Washington, Nov 20: European Union and US officials discussed ways to increase pressure on Myanmar Monday, as a human rights group called for United Nations sanctions to cut off energy revenues to the military junta.
Piero Fassino, the EU special envoy for Myanmar, said Brussels and Washington were also looking to China, India and the Association of Southeast Asian Nations (ASEAN) to play a bigger role in pressing for dialogue in the former Burma.
''We hope that from Asian countries a very strong pressure can come so that the dialogue is enhanced,'' he told reporters after meeting with senior White House and State Department officials.
ASEAN, whose leaders are gathered in Singapore for their annual summit this week, condemned the junta's violent suppression of Buddhist monks and other peaceful protesters but needed to do more, said Fassino.
''We also expect the same severity on concrete actions,''said the Italian diplomat, who will visit Singapore later this week to meet with ASEAN officials and then tour Asian capitals beginning with Beijing to discuss Myanmar.
When asked about Asian banks that handle Myanmar junta money, Fassino said financial institutions need to be consistent in applying sanctions.
EU and US. officials shared a ''common assessment'' on Myanmar following September's crackdown on the biggest democracy protests in nearly 20 years and the ''will to work together'' on sanctions, he said.
Energy sanctions urged: The 27-nation European Union adopted sanctions yesterday against 1,207 firms in Myanmar and expanded visa bans and asset freezes on the country's military rulers over the crackdown, which the junta acknowledged had killed at least 15 people.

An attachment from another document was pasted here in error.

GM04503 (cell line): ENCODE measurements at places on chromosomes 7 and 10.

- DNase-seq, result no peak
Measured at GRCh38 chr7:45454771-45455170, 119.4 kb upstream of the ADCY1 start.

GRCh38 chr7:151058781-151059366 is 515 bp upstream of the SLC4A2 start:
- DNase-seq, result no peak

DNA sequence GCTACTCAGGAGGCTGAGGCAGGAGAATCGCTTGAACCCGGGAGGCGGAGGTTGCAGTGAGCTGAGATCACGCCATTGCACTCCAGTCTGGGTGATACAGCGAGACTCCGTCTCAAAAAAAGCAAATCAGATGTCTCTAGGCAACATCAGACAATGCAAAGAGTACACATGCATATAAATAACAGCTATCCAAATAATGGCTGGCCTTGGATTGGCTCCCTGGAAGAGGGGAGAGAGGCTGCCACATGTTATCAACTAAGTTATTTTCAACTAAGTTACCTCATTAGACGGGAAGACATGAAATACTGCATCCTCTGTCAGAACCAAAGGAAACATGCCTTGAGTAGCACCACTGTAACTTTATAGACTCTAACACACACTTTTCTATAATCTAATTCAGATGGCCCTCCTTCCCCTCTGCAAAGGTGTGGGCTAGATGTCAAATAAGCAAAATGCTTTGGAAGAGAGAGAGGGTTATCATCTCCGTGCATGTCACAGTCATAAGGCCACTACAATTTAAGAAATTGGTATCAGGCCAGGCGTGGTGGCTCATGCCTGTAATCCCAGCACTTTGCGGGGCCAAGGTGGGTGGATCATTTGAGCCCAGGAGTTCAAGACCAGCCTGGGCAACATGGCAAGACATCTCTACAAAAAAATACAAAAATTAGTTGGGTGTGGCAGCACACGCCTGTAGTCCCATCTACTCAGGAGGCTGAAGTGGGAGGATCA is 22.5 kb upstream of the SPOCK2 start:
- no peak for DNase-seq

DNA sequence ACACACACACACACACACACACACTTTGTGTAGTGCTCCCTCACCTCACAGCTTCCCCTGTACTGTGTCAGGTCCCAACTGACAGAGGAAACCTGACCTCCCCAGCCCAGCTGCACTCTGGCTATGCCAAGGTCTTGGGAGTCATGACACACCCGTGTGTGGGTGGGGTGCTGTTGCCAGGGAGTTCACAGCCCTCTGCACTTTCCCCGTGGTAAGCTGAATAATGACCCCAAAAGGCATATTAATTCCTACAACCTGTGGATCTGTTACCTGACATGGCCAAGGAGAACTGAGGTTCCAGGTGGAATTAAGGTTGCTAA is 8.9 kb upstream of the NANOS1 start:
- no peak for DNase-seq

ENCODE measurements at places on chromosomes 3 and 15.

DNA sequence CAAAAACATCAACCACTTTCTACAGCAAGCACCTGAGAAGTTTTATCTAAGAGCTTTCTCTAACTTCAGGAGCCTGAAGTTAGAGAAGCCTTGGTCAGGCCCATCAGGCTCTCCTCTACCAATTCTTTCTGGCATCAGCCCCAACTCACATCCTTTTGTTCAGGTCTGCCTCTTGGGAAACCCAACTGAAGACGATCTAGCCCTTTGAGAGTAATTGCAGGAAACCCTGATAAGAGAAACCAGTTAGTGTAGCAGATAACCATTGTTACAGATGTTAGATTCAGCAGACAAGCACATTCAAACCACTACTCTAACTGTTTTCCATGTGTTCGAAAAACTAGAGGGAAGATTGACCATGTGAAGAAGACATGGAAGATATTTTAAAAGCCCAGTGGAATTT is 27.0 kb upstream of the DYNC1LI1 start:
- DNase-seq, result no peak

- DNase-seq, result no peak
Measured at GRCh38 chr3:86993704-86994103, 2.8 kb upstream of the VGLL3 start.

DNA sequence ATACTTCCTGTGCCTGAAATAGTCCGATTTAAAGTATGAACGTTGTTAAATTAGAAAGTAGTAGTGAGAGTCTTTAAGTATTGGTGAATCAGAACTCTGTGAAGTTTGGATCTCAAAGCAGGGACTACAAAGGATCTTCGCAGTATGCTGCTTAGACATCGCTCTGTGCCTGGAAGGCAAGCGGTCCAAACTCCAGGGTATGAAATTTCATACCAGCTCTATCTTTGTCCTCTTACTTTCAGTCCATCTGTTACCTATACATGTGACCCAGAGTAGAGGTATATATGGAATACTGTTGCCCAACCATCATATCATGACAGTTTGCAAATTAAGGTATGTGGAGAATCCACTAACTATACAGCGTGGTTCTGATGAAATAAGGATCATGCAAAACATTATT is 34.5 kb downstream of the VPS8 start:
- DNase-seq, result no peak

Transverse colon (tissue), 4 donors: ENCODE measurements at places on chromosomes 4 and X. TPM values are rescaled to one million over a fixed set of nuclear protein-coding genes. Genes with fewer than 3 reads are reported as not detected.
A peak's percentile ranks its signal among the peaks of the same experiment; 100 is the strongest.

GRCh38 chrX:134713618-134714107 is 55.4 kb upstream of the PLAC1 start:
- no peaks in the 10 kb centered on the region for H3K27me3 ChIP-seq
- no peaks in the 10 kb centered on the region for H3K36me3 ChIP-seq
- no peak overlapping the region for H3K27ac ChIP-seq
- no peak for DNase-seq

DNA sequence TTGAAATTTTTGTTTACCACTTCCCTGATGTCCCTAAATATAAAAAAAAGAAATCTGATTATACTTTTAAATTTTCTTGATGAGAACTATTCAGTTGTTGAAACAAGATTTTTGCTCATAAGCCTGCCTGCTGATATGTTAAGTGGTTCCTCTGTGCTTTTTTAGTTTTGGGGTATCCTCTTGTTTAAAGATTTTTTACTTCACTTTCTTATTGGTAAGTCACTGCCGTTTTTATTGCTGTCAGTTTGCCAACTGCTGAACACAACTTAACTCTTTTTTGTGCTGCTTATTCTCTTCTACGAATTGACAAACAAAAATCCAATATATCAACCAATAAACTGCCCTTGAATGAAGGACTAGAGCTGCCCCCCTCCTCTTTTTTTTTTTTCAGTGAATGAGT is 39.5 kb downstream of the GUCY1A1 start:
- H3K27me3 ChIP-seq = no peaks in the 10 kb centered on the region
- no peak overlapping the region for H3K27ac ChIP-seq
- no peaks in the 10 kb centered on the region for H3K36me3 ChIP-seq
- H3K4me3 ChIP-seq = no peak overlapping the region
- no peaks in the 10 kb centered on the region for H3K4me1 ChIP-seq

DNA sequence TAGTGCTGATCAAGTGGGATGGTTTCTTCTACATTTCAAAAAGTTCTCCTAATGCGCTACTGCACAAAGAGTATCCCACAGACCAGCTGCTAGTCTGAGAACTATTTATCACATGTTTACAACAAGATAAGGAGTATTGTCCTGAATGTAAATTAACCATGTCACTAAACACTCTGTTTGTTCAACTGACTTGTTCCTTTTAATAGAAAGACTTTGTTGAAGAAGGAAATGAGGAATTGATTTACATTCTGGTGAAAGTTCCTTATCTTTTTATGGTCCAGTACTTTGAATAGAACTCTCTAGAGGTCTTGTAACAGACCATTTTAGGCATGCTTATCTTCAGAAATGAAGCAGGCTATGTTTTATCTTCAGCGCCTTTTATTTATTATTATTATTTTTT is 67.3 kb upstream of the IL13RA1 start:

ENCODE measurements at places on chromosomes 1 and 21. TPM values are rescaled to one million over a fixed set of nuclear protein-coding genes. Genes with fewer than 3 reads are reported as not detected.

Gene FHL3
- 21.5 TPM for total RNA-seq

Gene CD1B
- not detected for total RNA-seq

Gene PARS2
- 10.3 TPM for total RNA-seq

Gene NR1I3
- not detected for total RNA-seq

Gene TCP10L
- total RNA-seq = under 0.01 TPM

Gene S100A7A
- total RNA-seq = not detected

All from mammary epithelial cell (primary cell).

The sanctions target the country's key timber, metals and gemstone sectors and mirror US curbs imposed earlier. They include an investment ban on companies controlled by the junta and its supporters and ban exports of equipment to the timber, metals, minerals and gems sectors.
The advocacy group Human Rights Watch alled on the UN Security Council to prohibit new investment in Myanmar's oil and gas fields and block company payments that help sustain military rule.
Until a UN resolution is passed, ASEAN, China, India, the European Union, the United States and others with economic ties to Myanmar should suspend further development of the oil and gas sector, the New York-based group said in a statement.
Soaring energy prices added 1 billion dollar to the junta's revenues in 2006, the group said. The group has published a list of 27 companies based in 13 countries with investment interests in Myanmar's oil and gas fields at http://hrw.org/campaigns/burma/drilling.
Countries with investors in Myanmar's energy sector included Australia, China, France, India, Japan, Malaysia, Russia, Singapore, South Korea, Thailand and the United States, Human Rights Watch said.